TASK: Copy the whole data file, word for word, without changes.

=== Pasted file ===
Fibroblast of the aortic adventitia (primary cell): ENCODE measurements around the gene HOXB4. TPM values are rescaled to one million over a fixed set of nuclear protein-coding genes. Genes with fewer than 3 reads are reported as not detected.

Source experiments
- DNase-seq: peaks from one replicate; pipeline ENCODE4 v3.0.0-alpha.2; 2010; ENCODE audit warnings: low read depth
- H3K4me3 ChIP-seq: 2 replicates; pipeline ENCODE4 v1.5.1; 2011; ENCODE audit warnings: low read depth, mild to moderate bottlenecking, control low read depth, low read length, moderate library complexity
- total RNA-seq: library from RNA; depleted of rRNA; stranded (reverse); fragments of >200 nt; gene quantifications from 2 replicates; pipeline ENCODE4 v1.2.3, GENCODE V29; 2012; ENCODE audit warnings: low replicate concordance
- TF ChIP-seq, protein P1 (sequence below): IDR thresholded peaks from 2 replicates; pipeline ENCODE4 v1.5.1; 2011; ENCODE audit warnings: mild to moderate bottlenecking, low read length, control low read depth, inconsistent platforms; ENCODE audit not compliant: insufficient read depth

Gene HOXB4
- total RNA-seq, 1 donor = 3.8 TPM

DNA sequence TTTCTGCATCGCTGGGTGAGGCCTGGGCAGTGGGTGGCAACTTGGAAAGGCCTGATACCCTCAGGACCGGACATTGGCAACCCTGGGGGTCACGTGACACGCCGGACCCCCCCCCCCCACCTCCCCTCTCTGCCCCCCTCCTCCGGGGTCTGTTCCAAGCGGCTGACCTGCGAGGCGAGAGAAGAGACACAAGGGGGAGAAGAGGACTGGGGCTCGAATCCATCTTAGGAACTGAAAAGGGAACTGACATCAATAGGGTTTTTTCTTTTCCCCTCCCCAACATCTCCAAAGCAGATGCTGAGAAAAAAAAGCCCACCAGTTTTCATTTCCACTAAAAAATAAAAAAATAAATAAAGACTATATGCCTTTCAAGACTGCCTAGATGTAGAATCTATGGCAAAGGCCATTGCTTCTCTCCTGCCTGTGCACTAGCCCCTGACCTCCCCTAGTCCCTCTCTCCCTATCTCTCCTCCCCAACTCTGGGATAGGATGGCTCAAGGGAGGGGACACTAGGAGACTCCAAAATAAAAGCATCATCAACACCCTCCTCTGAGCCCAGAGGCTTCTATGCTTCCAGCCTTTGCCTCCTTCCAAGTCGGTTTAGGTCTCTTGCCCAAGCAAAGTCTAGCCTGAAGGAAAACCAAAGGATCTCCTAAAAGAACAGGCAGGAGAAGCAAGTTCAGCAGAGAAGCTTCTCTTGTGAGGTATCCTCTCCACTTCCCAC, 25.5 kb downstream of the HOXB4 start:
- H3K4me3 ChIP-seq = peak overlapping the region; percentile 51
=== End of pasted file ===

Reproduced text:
Fibroblast of the aortic adventitia (primary cell): ENCODE measurements around the gene HOXB4. TPM values are rescaled to one million over a fixed set of nuclear protein-coding genes. Genes with fewer than 3 reads are reported as not detected.

Source experiments
- DNase-seq: peaks from one replicate; pipeline ENCODE4 v3.0.0-alpha.2; 2010; ENCODE audit warnings: low read depth
- H3K4me3 ChIP-seq: 2 replicates; pipeline ENCODE4 v1.5.1; 2011; ENCODE audit warnings: low read depth, mild to moderate bottlenecking, control low read depth, low read length, moderate library complexity
- total RNA-seq: library from RNA; depleted of rRNA; stranded (reverse); fragments of >200 nt; gene quantifications from 2 replicates; pipeline ENCODE4 v1.2.3, GENCODE V29; 2012; ENCODE audit warnings: low replicate concordance
- TF ChIP-seq, protein P1 (sequence below): IDR thresholded peaks from 2 replicates; pipeline ENCODE4 v1.5.1; 2011; ENCODE audit warnings: mild to moderate bottlenecking, low read length, control low read depth, inconsistent platforms; ENCODE audit not compliant: insufficient read depth

Gene HOXB4
- total RNA-seq, 1 donor = 3.8 TPM

DNA sequence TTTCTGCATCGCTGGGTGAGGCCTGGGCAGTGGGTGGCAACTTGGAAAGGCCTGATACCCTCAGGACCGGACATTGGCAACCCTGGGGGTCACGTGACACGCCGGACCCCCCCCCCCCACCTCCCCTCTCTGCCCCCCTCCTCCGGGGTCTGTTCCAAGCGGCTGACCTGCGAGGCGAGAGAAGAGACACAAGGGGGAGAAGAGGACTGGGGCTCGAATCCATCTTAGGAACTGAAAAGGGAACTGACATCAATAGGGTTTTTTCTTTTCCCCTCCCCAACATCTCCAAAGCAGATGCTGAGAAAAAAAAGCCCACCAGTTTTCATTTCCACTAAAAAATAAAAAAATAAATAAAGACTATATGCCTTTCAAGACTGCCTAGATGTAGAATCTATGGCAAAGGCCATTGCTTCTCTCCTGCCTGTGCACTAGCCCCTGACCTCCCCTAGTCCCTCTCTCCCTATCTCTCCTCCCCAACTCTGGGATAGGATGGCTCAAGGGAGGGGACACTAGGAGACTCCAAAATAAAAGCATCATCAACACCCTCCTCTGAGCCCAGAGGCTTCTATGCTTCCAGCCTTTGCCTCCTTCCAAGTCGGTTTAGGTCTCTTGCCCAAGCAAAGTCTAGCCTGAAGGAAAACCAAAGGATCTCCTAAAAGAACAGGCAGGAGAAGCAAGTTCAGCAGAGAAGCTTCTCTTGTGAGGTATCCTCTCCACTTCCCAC, 25.5 kb downstream of the HOXB4 start:
- H3K4me3 ChIP-seq = peak overlapping the region; percentile 51